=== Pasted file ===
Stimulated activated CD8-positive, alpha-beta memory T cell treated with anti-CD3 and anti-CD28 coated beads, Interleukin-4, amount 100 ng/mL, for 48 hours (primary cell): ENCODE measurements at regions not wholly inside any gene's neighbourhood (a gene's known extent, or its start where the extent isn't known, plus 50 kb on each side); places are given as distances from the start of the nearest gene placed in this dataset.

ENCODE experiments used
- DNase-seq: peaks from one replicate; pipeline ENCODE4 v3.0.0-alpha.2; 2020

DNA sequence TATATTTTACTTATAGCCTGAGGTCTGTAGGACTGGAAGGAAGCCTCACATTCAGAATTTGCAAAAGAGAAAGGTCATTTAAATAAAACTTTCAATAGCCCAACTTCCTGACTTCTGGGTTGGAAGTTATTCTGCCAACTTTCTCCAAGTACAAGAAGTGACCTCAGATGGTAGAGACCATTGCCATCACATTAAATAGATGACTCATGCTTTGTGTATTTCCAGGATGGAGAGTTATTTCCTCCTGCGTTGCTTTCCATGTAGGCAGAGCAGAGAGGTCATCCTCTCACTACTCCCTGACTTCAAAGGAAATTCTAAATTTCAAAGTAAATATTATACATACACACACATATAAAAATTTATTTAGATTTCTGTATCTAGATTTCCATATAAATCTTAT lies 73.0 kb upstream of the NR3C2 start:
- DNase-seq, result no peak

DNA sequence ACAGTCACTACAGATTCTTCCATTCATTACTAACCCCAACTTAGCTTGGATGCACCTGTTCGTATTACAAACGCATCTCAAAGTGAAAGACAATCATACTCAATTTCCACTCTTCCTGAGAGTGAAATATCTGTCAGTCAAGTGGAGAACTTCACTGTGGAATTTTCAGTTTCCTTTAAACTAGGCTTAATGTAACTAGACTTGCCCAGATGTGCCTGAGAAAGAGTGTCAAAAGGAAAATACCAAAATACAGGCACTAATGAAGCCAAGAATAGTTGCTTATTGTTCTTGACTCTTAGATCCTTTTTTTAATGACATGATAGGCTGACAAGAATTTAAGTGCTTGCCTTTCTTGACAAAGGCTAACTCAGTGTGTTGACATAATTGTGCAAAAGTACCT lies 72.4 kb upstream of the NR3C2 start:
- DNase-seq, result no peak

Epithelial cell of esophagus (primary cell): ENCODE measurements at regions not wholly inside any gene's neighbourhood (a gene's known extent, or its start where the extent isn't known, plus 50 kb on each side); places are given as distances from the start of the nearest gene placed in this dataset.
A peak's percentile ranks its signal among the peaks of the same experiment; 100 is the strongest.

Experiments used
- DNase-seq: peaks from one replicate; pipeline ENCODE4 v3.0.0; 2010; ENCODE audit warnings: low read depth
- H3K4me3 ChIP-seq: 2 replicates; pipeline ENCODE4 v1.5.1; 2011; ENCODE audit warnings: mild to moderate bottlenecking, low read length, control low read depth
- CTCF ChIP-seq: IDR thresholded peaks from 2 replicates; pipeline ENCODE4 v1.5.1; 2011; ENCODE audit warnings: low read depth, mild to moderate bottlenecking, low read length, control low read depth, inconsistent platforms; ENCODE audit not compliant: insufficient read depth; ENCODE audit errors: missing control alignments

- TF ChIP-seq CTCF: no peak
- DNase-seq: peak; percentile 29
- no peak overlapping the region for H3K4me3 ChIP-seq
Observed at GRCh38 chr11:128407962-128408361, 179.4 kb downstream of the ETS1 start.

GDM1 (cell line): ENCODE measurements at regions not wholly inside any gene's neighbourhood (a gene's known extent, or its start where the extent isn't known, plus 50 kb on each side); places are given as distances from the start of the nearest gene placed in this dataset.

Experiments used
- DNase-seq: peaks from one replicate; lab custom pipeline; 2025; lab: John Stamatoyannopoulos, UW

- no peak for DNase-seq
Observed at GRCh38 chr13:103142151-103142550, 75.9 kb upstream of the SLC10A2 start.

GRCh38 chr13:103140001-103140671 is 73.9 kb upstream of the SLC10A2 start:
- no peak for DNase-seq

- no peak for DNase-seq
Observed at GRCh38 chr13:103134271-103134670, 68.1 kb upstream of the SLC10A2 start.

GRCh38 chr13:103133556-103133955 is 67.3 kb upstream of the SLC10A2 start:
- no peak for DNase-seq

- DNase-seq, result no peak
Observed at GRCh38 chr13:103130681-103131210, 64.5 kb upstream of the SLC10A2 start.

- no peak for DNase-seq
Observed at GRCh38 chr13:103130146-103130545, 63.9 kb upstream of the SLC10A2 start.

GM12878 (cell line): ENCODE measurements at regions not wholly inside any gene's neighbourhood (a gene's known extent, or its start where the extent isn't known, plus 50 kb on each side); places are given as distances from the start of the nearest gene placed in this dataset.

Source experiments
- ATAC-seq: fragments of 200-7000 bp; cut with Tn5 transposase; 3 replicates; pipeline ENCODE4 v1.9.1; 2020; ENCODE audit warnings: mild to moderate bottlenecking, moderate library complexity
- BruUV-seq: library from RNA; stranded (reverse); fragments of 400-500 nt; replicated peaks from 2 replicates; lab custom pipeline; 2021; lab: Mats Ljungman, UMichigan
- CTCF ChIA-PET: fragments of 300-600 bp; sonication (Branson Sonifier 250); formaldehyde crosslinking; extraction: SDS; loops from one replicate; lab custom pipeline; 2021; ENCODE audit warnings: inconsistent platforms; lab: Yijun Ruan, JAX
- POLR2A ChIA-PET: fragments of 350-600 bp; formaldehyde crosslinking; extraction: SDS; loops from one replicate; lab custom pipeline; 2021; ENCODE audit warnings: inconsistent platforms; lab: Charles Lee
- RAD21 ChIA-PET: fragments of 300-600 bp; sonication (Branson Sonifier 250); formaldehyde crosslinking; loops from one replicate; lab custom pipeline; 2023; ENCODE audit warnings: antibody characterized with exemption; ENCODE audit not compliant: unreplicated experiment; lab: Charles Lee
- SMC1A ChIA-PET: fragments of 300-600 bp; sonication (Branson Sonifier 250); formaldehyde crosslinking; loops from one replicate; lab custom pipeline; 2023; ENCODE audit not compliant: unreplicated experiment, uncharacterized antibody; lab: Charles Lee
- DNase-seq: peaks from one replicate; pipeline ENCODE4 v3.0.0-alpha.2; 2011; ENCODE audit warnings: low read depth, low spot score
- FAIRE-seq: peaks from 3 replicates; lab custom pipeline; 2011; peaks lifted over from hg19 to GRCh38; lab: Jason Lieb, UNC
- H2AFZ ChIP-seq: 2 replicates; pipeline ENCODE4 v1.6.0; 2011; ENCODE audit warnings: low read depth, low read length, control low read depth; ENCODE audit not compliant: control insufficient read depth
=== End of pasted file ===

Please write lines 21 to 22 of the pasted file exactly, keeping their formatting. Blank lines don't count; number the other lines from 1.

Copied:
- no peak for DNase-seq
Observed at GRCh38 chr13:103142151-103142550, 75.9 kb upstream of the SLC10A2 start.